Adjacent tiles lift after repair work. Is it malpractice?

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I moved into a 34 year old single floor home.I think it's a concrete slab. I knew that some tile work needed to be done since the ceramic tiles (9 1/2 " squares) were lifting off the floor in the hallway entrance. I hired a local contractor that came recommended by the real estate agent. The contractor walked around the house hitting all the tiles with a broomstick handle so he could tell the general state of the tiles.
Sometime in the past, work had been done in the same area. Twelve tiles had been removed and replaced with different tiles to form a diamond pattern by the entrance hallway. It looked really nice and left some used spare tiles that were in the garage.
The guys reset the tiles, using six of the spares to replace some of the others that had cracked or been nicked over time. They injected adhesive between some other tiles to make sure that they didn't come up. The whole job was just under $900, paid by credit card.
The next morning I walked through the kitchen, heard a CRACK, and over a 10 second period watched as tiles adjacent to the repaired tiles lifted up and one even cracked in half and jumped about 6" into the air. Around 20 tiles (9 1/2 " tiles) are now no longer attached to the floor.
The contractor says that this happens sometimes and that the contract specifies that they aren't responsible for damage to nearby tiles, and that if this type of thing happens it usually happens when the guys are actually doing the work. The owner offered to repair the damage for half price, around $700. But he also said that he couldn't guarantee that the other kitchen tiles would stay in place and suggested that it would be more cost effective to have someone redo the kitchen tiles. There also aren't enough spares to replace all the tiles that cracked.
I brought the tile that jumped into the air to a nearby tile store and he says that he tile didn't have enough adhesive on it to begin with. But the tile guys at Home Depot say that this should not have happened and that the contractor injected too much adhesive under the tiles.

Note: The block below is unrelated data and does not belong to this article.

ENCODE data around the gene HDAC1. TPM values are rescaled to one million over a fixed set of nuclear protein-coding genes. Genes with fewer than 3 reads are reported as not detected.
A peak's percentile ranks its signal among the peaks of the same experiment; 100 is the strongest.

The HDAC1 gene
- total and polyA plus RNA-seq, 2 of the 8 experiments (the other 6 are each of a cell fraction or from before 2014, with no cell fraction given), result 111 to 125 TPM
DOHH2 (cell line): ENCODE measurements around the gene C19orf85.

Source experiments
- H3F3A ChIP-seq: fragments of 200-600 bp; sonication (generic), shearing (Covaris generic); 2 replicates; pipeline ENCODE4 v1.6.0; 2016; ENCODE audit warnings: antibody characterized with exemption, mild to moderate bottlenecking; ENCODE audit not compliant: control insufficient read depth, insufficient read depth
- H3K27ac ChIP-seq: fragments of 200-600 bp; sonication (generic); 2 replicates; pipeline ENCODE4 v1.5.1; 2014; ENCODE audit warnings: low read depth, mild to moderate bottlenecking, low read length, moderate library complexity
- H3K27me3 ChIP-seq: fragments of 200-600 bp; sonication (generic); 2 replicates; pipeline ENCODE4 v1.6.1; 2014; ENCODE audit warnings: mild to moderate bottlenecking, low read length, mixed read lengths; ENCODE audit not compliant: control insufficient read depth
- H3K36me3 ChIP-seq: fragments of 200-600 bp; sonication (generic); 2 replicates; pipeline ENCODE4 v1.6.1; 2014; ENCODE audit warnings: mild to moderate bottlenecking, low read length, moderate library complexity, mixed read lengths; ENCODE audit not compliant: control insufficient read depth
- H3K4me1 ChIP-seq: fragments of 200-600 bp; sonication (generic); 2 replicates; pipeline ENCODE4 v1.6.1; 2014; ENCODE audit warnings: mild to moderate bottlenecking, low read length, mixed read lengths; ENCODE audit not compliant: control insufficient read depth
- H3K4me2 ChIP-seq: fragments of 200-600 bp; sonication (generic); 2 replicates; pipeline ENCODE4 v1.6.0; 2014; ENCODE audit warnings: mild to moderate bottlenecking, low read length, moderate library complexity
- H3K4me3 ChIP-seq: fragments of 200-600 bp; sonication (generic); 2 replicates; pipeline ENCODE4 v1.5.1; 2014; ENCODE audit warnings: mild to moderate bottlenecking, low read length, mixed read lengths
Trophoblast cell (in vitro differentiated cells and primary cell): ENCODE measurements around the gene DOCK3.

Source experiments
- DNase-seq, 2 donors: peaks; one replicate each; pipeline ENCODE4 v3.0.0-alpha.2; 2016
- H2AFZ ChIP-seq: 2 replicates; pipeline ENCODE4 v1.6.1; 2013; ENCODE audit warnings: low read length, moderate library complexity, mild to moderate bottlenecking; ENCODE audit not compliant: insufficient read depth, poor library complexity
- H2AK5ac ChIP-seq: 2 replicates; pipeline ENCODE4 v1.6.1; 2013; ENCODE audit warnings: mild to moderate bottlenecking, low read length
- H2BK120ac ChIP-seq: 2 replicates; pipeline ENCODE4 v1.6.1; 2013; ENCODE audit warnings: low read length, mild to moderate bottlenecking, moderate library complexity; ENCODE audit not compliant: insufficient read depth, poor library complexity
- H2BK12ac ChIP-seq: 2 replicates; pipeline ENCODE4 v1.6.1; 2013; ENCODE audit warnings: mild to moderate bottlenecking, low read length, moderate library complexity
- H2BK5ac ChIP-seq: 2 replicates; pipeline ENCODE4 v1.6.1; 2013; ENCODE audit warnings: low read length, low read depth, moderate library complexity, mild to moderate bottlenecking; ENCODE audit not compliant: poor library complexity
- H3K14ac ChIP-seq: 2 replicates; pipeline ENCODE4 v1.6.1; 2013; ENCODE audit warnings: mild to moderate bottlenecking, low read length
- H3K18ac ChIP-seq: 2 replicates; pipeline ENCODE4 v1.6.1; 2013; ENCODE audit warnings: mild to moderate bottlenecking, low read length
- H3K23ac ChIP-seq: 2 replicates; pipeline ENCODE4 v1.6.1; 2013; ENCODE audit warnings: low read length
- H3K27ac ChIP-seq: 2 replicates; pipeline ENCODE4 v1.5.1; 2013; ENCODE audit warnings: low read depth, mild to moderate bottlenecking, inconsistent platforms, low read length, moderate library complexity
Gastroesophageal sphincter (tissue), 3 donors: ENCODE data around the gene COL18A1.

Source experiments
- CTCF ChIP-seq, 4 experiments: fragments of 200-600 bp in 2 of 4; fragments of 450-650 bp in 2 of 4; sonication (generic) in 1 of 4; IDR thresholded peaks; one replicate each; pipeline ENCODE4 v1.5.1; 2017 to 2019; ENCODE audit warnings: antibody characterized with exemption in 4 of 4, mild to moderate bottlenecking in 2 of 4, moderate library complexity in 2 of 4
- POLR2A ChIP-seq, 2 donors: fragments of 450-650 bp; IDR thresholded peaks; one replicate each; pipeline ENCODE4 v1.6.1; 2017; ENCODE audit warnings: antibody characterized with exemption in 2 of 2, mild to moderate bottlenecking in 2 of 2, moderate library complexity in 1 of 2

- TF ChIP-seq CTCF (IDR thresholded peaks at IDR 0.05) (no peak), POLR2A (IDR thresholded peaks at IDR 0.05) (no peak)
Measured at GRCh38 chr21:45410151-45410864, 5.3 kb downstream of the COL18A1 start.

I'm a reasonable guy. If this was just something that does happen to even experienced tile guys and it was just bad luck, then I allow the payment to go through and don't cause a fuss. But if you folks think that it was an error by the contractor, then I'll stop the charge and complain to the state business people.
So? Shit Happens or Bad Work?
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On Sunday, September 6, 2015 at 2:21:30 PM UTC-4, dgk wrote:
This would seem to be the most relevant part:
"the contract specifies that they aren't responsible for damage to nearby tiles"
So, I don't think you're in a good position. I can see how you could wind up in this position. If I read that contract, I would think it means that while they are doing the work, removing the loose tiles, etc, if an adjacent one get's damaged, they aren't responsible. I would never expect that a day later a lot of them would be cracking.
It's weird, do you know what kind of adhesive they used? If you had an empty tube of it and can show that it was unsuited to the job, not recommended for use on tile, or something like that, then I think you have a cause to get a refund. I guess the lesson here is that if you have a lot of loose tiles, it shows the job wasn't done right and it's better to just bite the bullet and redo the whole thing.